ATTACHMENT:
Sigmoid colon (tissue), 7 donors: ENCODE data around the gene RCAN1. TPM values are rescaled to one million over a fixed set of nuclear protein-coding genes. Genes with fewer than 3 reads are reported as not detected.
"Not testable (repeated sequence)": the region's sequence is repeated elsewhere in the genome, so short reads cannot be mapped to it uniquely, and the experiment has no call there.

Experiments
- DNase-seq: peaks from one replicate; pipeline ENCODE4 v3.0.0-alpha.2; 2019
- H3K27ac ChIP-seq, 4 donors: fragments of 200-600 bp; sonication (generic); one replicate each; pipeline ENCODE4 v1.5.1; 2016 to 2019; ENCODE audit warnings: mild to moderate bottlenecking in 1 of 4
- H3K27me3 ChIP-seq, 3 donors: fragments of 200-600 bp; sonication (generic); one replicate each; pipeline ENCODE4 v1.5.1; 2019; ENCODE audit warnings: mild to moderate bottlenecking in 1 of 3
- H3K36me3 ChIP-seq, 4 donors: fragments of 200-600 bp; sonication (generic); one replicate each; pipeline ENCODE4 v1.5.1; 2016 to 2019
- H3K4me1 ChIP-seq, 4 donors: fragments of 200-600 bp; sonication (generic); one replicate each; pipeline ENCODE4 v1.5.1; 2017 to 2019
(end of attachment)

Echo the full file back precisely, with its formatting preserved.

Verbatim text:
Sigmoid colon (tissue), 7 donors: ENCODE data around the gene RCAN1. TPM values are rescaled to one million over a fixed set of nuclear protein-coding genes. Genes with fewer than 3 reads are reported as not detected.
"Not testable (repeated sequence)": the region's sequence is repeated elsewhere in the genome, so short reads cannot be mapped to it uniquely, and the experiment has no call there.

Experiments
- DNase-seq: peaks from one replicate; pipeline ENCODE4 v3.0.0-alpha.2; 2019
- H3K27ac ChIP-seq, 4 donors: fragments of 200-600 bp; sonication (generic); one replicate each; pipeline ENCODE4 v1.5.1; 2016 to 2019; ENCODE audit warnings: mild to moderate bottlenecking in 1 of 4
- H3K27me3 ChIP-seq, 3 donors: fragments of 200-600 bp; sonication (generic); one replicate each; pipeline ENCODE4 v1.5.1; 2019; ENCODE audit warnings: mild to moderate bottlenecking in 1 of 3
- H3K36me3 ChIP-seq, 4 donors: fragments of 200-600 bp; sonication (generic); one replicate each; pipeline ENCODE4 v1.5.1; 2016 to 2019
- H3K4me1 ChIP-seq, 4 donors: fragments of 200-600 bp; sonication (generic); one replicate each; pipeline ENCODE4 v1.5.1; 2017 to 2019